• Neutral Color Palette – A modern Scandinavian home will decorate using a neutral color palette that reflects the neutral tones of the landscape. These colors include white, cream, beige, gray, black, and brown. You will also notice brighter accent colors in earth tones of blue, green, orange, and yellow.
  • Energy Efficient Systems – Scandinavian environmental building laws are more strict in countries like Denmark and Sweden than in other countries. Therefore, Scandinavian homes and consumers require but also prefer green energy systems when possible. This also means the use of materials that ensure better energy usage.
  • Comfort – Creating a comfortable environment to enjoy with your family is a vital design initiative. This includes warm and cozy spaces like reading nooks and the use of natural materials to promote serenity.
  • Wood Stoves/Fireplaces – A cozy fireplace or wood-burning stove is a traditional element of interior Scandinavian design. This provides a warm focal point and gives the family a natural place to gather on cold evenings.

Scandinavian House Interior Examples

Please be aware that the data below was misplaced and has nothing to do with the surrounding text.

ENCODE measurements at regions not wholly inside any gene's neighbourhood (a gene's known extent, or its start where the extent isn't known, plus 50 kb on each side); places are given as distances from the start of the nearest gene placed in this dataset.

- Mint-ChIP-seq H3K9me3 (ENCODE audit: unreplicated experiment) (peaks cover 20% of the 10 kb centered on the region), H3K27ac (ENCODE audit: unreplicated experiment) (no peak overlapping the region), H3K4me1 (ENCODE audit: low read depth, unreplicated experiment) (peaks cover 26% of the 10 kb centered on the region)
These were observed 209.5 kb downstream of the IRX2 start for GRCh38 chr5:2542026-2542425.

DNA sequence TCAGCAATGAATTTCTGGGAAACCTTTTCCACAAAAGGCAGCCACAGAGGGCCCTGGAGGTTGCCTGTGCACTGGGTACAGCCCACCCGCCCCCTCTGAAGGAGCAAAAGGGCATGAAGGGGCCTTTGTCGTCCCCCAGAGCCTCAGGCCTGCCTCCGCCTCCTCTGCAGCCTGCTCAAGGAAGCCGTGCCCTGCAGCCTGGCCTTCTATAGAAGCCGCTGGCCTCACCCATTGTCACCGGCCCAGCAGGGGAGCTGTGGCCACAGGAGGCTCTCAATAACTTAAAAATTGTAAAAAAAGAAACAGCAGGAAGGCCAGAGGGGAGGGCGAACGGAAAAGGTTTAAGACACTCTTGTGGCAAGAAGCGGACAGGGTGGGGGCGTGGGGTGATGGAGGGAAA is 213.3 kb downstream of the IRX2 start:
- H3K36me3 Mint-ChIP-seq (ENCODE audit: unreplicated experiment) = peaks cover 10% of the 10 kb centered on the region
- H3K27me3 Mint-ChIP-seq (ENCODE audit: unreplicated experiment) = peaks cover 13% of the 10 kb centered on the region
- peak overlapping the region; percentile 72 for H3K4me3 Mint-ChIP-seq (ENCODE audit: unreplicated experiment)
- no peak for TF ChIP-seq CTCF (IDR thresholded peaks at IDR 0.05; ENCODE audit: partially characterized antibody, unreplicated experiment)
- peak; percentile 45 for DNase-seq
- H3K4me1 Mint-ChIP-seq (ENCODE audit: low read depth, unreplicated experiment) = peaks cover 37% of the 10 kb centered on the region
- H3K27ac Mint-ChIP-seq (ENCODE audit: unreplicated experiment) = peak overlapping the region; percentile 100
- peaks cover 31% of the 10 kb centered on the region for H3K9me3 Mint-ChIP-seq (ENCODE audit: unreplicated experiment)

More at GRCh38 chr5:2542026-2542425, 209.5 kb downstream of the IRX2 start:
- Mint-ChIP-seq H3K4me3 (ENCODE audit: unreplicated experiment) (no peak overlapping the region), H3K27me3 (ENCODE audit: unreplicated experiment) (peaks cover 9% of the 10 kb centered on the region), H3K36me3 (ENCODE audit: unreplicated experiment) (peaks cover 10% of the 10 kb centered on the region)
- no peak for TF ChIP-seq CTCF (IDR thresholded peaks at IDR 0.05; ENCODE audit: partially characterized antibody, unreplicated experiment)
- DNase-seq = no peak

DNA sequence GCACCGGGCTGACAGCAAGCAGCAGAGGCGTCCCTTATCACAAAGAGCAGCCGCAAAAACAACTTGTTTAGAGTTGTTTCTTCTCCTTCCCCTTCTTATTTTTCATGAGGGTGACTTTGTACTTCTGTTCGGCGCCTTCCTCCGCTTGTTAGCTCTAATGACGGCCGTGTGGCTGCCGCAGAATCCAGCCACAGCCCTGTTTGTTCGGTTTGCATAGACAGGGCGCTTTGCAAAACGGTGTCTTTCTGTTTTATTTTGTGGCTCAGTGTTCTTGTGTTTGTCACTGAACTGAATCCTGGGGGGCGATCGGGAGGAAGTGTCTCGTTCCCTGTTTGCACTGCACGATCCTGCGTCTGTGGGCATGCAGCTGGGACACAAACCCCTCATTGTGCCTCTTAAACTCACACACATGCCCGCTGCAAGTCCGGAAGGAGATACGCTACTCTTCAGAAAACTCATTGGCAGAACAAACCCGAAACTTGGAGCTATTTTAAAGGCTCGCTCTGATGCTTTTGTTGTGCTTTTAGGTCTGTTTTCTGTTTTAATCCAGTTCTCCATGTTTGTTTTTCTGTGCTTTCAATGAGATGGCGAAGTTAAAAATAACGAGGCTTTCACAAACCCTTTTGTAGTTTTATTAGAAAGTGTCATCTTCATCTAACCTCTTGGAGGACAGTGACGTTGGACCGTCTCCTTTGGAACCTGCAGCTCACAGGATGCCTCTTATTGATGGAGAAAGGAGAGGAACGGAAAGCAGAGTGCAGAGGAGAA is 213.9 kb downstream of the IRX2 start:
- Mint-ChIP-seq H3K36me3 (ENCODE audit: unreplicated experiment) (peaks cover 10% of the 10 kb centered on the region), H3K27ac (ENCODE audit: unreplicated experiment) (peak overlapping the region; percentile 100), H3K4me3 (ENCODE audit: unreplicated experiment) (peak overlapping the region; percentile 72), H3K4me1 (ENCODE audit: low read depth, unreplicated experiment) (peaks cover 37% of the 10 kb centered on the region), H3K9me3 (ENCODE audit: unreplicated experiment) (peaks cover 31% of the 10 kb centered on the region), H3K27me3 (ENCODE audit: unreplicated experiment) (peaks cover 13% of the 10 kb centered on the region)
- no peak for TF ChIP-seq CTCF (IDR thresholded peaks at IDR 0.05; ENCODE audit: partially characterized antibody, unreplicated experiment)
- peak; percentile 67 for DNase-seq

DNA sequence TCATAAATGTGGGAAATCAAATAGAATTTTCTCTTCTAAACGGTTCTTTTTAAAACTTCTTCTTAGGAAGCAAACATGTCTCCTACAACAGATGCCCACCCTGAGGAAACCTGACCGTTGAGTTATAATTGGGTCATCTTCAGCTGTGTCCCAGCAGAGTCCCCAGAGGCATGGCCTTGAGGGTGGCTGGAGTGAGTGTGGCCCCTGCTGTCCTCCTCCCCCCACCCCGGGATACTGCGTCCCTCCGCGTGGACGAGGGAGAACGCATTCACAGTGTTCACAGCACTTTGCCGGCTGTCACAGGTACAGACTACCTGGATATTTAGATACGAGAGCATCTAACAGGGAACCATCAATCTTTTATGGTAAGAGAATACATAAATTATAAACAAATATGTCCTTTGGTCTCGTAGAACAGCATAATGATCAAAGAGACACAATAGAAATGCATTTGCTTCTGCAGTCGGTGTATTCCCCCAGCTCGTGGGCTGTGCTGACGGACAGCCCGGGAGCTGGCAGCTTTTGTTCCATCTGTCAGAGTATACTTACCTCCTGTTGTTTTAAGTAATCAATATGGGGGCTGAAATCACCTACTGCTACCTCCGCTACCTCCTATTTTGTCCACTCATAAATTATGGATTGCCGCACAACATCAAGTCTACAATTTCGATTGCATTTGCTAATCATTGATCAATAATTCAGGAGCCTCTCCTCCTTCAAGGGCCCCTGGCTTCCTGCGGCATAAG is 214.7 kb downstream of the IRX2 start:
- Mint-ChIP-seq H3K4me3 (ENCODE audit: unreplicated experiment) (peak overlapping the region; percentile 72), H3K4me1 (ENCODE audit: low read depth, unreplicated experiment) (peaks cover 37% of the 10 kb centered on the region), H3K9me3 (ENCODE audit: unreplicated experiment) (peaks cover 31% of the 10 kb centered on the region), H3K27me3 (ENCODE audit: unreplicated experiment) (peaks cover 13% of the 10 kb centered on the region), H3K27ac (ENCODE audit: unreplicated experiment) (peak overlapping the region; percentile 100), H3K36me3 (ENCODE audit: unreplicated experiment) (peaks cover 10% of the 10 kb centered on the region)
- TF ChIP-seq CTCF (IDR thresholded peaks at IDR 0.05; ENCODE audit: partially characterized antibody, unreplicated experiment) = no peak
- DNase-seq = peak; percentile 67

These Scandinavian interiors will give you an idea of how these ideals are put into practice.


Open Floor Plan

Open Floor Plan
Honka

This Scandinavian style home reflects the traditional open floor plan. In this home, the kitchen, dining room, and living room are contained in one long room. They have a common color theme of light wood and black to tie the design together. The large windows provide fresh color and light in the design.

Natural Textures

Natural Textures

Notice how many natural textures the interior designer uses in this Scandi-style living room including wood cladding and furniture, wool, metal, and natural greenery. The large windows provide all the decor needed. The white walls and lofted ceilings reflect bright sunlight throughout the room.

Neutral Color Palette

Neutral Color Palette
Zip Water